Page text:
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New 2019 SLE EULAR/ACR classification criteria are valuable for distinguishing patients with SLE from patients with pSS
  1. Florence Assan1,
  2. Raphaele Seror1,2,
  3. Xavier Mariette1,2,
  4. Gaetane Nocturne1,2
  1. 1Rheumatology, AP-HP, Hôpitaux Universitaires Paris-Sud, Le Kremlin-Bicêtre, France
  2. 2Université Paris-Sud, Center for Immunology of Viral Infections and Auto-immune Diseases (IMVA), Institut pour la Santé et la Recherche Médicale (INSERM) UMR 1184, Université Paris-Saclay, Le Kremlin-Bicêtre, France
  1. Correspondence to Professor Xavier Mariette, Rheumatology, Assistance Publique-Hôpitaux de Paris (AP-HP), Hôpitaux universitaires Paris-Sud – Hôpital Bicêtre, Le Kremlin Bicêtre 94270, France; xavier.mariette{at}aphp.fr

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The new 2019 SLE European League Against Rheumatism/American College of Rheumatology (EULAR/ACR) classification criteria for systemic lupus erythematosus (SLE) have been recently published.1 These criteria have been developed to find a better equilibrium between specificity and sensitivity compared with the previous criteria (SLE ACR-19972 and SLE Systemic Lupus International Collaborating Clinics (SLICC)3). Even if these criteria have been built for classification, they could be useful in clinical practice in patients with a suspicion of systemic autoimmune disease (AID) to differentiate patients with SLE from patients with another systemic AID, such as primary Sjögren’s syndrome (pSS), scleroderma or myositis. SLE and pSS share biological and clinical similarities. In clinical practice, it is frequently difficult to differentiate these two diseases. Moreover, SLE and Sjögren’s syndrome (SS) may overlap. The aim of this study was to explore the utility of the 2019 SLE EULAR/ACR criteria compared with the SLE ACR-19972 and SLE SLICC3 criteria for differentiating patients with SLE from patients with pSS or with an overlap between SLE and SS in clinical practice.

This retrospective study was performed in the Department of Rheumatology, Hopitaux Universitaires Paris Sud, a French reference centre for rare systemic AID. The biological, immunological and clinical data were collected at diagnosis or at the first visit at the centre. We included three different groups of patients:

  • Forty-nine patients with SLE (both inpatients and outpatients followed in the Department of Rheumatology) based on the diagnosis made by the clinician, with exclusion of patients with an association with another connective tissue disease.

  • Forty-nine patients with pSS randomly chosen from the Paris Sud database and compared in a 1:1 ratio with the SLE group. All patients with pSS fulfilled the pSS ACR/EULAR 2016 criteria.4 We excluded patients with an association with another connective tissue disease.

  • Twenty-six patients with SLE/SS overlap based on clinical diagnosis. This last group was made of 13 patients diagnosed with SLE but also presenting objective signs of associated Sjögren’s syndrome, including positive minor salivary glands biopsy (Focus Score ≥1), and/or objective sicca syndrome defined by a salivary flow <0.10 mL/min or a Schirmer test <5 mm at 5 min (n=13), and 13 patients diagnosed with Sjögren’s syndrome, but associated with anti-DNA antibodies.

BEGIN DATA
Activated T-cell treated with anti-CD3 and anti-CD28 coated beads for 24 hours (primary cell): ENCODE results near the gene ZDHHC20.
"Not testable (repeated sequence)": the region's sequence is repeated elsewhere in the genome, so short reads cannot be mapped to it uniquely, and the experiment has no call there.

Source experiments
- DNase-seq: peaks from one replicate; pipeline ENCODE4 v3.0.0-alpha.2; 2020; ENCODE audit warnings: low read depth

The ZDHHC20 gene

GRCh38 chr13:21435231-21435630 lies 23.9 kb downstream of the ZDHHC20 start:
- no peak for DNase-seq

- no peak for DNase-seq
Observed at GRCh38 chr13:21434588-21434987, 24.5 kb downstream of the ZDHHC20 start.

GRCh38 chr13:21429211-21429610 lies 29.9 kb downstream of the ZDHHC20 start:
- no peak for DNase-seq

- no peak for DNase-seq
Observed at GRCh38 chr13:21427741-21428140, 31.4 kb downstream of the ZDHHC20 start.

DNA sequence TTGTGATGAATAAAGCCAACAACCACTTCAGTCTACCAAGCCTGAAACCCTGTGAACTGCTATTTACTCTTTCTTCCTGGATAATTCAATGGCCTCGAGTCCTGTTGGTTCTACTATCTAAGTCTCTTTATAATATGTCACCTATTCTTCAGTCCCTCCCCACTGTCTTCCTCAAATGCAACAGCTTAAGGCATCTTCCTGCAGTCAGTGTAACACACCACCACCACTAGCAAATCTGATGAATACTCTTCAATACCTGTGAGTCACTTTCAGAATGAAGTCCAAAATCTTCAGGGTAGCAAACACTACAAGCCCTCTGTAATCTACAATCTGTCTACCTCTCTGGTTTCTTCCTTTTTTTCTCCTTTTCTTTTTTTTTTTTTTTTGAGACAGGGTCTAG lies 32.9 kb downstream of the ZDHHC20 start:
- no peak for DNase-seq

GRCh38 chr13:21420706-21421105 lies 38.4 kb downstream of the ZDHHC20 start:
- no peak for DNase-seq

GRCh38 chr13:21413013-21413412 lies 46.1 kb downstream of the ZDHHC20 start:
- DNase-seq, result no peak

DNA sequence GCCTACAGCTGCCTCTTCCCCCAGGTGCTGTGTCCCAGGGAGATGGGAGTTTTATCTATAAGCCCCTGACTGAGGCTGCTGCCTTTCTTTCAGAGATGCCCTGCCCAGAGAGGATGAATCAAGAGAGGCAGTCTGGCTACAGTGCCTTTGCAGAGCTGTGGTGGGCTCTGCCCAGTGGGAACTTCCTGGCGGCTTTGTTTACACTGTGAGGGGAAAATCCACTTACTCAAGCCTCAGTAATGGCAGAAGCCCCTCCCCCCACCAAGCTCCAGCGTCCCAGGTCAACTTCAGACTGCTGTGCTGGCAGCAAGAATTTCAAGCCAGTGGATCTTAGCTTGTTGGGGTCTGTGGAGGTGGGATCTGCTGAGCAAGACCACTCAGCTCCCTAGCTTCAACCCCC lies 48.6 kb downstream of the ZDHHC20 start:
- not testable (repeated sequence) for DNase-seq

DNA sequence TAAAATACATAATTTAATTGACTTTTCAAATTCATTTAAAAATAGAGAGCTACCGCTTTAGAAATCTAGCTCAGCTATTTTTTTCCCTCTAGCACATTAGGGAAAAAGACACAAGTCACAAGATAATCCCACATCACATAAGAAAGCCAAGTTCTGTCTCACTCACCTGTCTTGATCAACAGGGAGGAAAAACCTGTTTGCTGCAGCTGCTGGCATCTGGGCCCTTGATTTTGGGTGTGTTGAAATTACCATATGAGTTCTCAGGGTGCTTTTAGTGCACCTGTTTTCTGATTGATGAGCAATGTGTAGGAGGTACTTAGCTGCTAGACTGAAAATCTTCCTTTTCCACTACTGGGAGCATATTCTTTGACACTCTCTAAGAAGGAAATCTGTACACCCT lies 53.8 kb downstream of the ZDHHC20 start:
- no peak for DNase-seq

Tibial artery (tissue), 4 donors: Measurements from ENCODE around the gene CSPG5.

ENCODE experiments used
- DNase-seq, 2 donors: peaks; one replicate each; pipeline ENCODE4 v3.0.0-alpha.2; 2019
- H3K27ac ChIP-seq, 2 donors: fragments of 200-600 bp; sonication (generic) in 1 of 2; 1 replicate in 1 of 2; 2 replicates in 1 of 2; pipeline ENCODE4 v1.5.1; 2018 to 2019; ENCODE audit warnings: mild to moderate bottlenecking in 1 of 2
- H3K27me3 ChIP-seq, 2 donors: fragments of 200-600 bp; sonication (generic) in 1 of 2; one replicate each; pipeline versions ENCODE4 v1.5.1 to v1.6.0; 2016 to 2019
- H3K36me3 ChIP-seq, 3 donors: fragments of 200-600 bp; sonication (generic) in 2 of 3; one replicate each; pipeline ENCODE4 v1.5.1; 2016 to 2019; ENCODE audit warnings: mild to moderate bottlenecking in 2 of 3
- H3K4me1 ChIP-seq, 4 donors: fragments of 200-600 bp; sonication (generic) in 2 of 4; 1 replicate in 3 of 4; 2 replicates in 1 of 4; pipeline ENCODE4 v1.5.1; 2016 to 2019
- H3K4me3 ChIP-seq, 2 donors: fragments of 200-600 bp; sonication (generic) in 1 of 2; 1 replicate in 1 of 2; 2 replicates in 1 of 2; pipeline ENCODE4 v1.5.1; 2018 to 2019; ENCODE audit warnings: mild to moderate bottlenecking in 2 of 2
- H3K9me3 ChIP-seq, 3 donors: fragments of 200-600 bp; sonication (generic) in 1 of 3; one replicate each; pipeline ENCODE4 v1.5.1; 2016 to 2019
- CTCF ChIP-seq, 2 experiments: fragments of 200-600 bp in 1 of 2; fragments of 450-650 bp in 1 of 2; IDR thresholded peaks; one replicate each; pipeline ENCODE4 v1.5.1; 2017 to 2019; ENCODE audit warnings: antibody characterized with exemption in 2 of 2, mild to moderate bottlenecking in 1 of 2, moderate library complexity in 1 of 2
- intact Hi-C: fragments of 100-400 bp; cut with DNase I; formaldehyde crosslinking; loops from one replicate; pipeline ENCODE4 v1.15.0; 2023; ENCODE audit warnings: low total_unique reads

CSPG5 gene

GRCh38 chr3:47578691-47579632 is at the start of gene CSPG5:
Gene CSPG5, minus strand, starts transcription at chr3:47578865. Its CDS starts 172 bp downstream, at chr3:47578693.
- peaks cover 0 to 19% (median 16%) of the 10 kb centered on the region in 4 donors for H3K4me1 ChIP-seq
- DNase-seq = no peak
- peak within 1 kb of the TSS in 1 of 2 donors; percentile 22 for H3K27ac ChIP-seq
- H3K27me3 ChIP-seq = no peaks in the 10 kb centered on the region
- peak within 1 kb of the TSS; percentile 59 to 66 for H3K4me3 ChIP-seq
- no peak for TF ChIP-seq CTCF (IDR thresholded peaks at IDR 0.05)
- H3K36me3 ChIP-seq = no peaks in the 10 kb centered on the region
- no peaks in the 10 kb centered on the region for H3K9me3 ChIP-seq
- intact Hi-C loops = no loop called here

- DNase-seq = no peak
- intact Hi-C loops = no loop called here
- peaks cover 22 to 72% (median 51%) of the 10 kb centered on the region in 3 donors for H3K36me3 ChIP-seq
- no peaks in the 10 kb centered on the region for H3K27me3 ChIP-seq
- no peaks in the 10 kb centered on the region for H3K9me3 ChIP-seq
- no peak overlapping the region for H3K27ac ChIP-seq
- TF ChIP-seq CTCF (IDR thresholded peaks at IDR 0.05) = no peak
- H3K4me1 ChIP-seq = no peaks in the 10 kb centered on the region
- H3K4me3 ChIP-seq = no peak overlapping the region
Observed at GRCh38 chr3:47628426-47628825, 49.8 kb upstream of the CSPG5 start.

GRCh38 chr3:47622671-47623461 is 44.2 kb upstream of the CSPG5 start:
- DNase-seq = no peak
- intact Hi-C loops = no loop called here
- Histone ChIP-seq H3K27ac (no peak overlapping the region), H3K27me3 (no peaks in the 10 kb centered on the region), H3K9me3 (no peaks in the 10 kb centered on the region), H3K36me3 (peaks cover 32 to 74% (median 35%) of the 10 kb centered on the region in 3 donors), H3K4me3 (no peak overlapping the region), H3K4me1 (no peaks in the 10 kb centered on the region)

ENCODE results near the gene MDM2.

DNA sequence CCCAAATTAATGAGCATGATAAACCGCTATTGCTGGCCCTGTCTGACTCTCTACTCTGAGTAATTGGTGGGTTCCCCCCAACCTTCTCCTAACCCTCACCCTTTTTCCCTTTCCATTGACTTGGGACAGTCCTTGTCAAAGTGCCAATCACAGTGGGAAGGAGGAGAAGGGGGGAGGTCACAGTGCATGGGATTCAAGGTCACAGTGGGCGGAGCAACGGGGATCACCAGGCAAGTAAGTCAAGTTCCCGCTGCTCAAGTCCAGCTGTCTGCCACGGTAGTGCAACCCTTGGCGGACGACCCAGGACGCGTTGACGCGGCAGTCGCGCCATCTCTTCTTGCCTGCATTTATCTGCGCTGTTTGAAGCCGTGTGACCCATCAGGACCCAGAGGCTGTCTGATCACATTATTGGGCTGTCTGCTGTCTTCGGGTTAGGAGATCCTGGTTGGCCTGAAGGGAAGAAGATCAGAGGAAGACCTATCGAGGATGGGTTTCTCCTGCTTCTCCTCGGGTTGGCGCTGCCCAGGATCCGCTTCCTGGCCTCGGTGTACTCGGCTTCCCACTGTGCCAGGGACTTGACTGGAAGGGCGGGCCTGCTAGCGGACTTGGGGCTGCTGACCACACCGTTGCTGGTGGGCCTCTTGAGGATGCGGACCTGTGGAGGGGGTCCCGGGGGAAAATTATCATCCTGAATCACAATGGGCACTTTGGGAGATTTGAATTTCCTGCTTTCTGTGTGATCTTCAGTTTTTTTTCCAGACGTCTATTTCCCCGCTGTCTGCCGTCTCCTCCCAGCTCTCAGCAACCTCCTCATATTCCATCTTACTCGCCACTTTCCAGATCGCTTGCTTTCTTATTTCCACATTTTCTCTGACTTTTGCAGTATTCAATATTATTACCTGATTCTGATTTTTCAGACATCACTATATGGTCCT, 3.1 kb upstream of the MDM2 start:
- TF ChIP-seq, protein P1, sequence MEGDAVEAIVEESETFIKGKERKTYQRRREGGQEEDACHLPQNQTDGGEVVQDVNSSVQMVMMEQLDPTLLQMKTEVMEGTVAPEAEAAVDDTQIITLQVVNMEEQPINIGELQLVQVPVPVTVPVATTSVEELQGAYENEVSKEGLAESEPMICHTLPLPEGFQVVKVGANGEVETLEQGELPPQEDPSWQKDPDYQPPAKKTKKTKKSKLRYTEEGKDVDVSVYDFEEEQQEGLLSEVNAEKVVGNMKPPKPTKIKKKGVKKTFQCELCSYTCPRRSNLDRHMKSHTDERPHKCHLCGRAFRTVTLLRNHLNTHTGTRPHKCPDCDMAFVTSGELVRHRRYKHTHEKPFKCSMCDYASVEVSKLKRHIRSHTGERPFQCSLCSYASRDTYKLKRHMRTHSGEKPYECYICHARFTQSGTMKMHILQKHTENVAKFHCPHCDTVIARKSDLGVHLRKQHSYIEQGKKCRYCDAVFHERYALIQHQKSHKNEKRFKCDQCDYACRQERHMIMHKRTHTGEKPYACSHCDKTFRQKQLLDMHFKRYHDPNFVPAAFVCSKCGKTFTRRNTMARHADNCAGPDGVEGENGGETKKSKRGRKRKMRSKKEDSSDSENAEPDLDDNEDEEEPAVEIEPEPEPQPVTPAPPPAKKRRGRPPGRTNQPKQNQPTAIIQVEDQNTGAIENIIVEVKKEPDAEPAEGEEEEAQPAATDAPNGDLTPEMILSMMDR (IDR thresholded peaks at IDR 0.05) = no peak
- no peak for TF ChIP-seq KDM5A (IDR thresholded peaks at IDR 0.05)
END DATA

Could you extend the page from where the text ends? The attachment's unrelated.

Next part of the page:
The characteristics of the patients are presented in table 1. Disease duration was equal between the three groups, and was around 14 years in each arm. Three sets of lupus criteria (SLE ACR-1997, SLE SLICC and 2019 SLE EULAR/ACR criteria) were tested in each group of patients. The 2019 SLE EULAR/ACR criteria were met in 97.9% of patients with SLE and in only 4.2% of patients with pSS. Thus this new set of criteria for SLE offered the best equilibrium between specificity and sensitivity compared with the older criteria and was able to discriminate patients with SLE and pSS in clinical practice.

Table 1

Patient characteristics

Interestingly, patients from the overlap group fulfilled both the criteria for SLE and SS, confirming the mixed presentation and the capacity of the criteria to detect the overlap. The comparison of the three groups showed that some clinical and biological manifestations helped to differentiate the two conditions. Actually, skin involvement, serositis, synovitis, glomerular involvement, lymphopaenia and systemic inflammation were more frequent in SLE. Conversely, cough, myalgia and rheumatoid factor positivity at diagnosis were more frequent in pSS. Systematic assessment of sicca symptoms is easy and might help to differentiate the two conditions. Interestingly, patients with overlap syndrome were likely to present with a more systemic disease than patients with pSS alone as assessed by the EULAR Sjögren’s Syndrome Disease Activity Index.5

To sum up, this study shows that the new 2019 SLE EULAR/ACR criteria for SLE can be useful in clinical practice helping to differentiate between SLE and pSS and detecting overlap presentations.

References

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Footnotes

  • XM and GN contributed equally.

  • Contributors Substantial contributions to study conception and design: RS, GN, XM. Substantial contributions to acquisition of data: FA. Substantial contributions to analysis and interpretation of data: FA, RS, GN, XM. Drafting the article or revising it critically for important intellectual content: FA, RS, GN, XM. Final approval of the version of the article to be published: RS, GN, XM. XM and GN are co-last authors.

  • Funding The authors have not declared a specific grant for this research from any funding agency in the public, commercial or not-for-profit sectors.

  • Competing interests None declared.

  • Patient consent for publication Not required.

  • Provenance and peer review Not commissioned; internally peer reviewed.

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